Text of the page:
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America’s decision to declare independence form Great Britain was both due the change of economic policies and to the development of refining life and liberty. After driving the French out, with help from the Indians and British troops, colonist began to quarrel with Parliament’s insistence of testing the limits of their power in North America. Their control was made difficult when residents decided to smuggle and boycott goods. Eventually, the colonies resistance and loss of patience would lead them directly to independence.
The Proclamation of 1763 was the first to anger the colonist. In order to assure the Indians that settlers would not invade tribal lands, Britain emphasized colonist not to expand to the westward region. Shortly after, the use of writs of assistance, which allowed customs to search anywhere without the used of a warrant, placed a major infringement upon colonial natural rights. The Sugar Act (established at the same time) was an attempt to discourage smuggling by lowering the price of molasses below smugglers cost. It also stated that exports could only go through British ports before being sold to foreign countries. When merchants were accused of smuggling, they faced a jury-less trial and were often convicted. Violators of the Stamp Act of 1765 also faced the same when they did not buy special watermarked paper for newspapers and all legal documents. Because the Stamp Act was an internal tax on the colonies, it motivated the first actual structured response to British impositions.
Violence eventually broke throughout the colonies, forming such colonial groups as the Loyal Nine and the Sons of Liberty to organize the resistance and assemble the citizens in attempts to stress Parliament to revoke the act. Because of the overwhelming protest of businessmen (and the forced evacuation of stamp distributors), Britain’s economy was severely damaged and they were forced to cancel the act. However it was not long before Parliament tugged on the strings of the colonist again. The Quartering Act of 1765 demanded colonial assemblies to pay for supplies for troops residing within their colonies. The act did not affect much of the colonies except New York. New York at the time had a significant amount of troops stationed and refused to comply with the law. Parliament in returned threatened to nullify all laws passed by the New York colonial legislature, taking away what self-government they had. To avoid more hardships, New York decided to obey Parliament.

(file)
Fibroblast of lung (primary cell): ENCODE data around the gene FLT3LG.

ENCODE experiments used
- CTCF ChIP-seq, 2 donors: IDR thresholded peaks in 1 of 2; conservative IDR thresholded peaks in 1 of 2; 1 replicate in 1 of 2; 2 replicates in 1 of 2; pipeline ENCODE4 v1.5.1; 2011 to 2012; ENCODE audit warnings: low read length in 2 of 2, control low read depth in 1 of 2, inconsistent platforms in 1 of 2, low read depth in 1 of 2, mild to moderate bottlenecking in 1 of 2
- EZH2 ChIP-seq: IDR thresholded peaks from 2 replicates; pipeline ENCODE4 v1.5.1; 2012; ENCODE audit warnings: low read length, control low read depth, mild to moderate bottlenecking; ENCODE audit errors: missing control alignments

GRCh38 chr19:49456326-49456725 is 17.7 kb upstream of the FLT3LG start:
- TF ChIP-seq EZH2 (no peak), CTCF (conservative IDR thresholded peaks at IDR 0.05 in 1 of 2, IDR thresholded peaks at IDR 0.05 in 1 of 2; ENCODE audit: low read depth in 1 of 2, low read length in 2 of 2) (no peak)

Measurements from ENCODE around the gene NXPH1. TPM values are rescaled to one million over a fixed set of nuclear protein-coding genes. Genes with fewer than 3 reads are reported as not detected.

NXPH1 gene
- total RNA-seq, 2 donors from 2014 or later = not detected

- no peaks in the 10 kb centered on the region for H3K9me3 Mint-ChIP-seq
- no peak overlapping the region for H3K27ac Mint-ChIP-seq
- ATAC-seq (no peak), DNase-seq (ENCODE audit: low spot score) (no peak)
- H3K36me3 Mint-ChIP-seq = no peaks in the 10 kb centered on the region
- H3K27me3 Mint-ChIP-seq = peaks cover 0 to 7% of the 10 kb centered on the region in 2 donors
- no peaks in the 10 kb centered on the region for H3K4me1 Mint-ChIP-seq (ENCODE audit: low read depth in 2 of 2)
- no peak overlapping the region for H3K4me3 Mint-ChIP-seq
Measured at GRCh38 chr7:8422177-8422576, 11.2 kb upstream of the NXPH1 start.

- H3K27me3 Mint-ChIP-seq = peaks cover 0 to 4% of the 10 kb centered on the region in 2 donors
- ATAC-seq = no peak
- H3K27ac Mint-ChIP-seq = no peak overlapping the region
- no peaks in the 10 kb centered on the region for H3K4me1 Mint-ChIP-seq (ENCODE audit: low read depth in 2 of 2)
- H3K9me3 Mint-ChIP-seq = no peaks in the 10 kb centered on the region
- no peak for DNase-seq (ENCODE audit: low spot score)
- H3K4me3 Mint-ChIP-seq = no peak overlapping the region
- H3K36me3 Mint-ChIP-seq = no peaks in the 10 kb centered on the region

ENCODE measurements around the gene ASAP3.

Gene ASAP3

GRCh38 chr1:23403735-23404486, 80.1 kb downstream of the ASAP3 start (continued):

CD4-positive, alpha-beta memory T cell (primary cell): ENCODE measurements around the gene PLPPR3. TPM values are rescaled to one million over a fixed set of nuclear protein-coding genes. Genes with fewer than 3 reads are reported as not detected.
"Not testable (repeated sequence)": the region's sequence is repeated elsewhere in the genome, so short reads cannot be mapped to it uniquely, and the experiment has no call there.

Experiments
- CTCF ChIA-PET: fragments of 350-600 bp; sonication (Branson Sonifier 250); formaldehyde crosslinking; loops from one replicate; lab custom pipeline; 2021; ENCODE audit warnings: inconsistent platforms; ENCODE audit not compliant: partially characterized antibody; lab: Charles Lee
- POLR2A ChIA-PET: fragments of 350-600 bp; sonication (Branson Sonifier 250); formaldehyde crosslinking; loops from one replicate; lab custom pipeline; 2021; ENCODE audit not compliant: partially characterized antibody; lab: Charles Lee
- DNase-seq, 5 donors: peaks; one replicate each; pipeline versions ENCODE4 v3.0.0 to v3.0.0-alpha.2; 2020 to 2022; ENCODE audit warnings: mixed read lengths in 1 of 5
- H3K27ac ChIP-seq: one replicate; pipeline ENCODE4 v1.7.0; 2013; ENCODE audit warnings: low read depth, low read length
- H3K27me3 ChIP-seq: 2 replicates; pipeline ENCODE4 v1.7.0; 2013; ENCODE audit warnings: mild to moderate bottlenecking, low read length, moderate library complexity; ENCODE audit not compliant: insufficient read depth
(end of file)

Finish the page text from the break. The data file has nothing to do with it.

Finally, the colonies bit their last lip when a man named Charles Townshend assumed the duties of Britain’s treasurer. Britain’s House of Commons decided to cut their taxes by one-fourth and proposed to make up for the loss by passing the Revenue Act of 1767. Townshend drew a plan that put taxes on glass, lead, paint, paper, and tea entering the colonies. Though it only raised 37,000 pounds, compare to the 500,000 pound pay cut in the treasury department, Townshend duties was very effective in arousing political dispute that had laid inactive since the withdraw of the Stamp Act. The revolution was growing strong and would finally be established after an incident in Boston in 1770.
Because of continued violence in Massachusetts, British troops were brought in towards the end of 1768 to relieve tension. Ironically, situations grew worse and the troops were very unwelcomed by the colonist. The colonist felt as if rights were under the watchful eye of the king. In 1770 and irritated customs officer shot an eleven year-old boy for throwing rocks at his house. Though the troops were not responsible for the shooting, they were usually under fire for hostility toward British power. After the boy’s funeral, violence erupted outside Boston’s custom office, and after the conflict, five colonists were dead. The news spread through the colonies as the Boson Massacre. To cool down the hostility of the colonist, the Townshend duties were soon erased.
Despite the fact that the British were deciding to pursue less controversial policies, colonist could no longer bare the abuse of their rights that Britain trampled on. They were soon to be democratic nation and were tired of supporting an empire center around monarchy. Every colony united and rebelled against is abusive mother country, creating the American Revolution.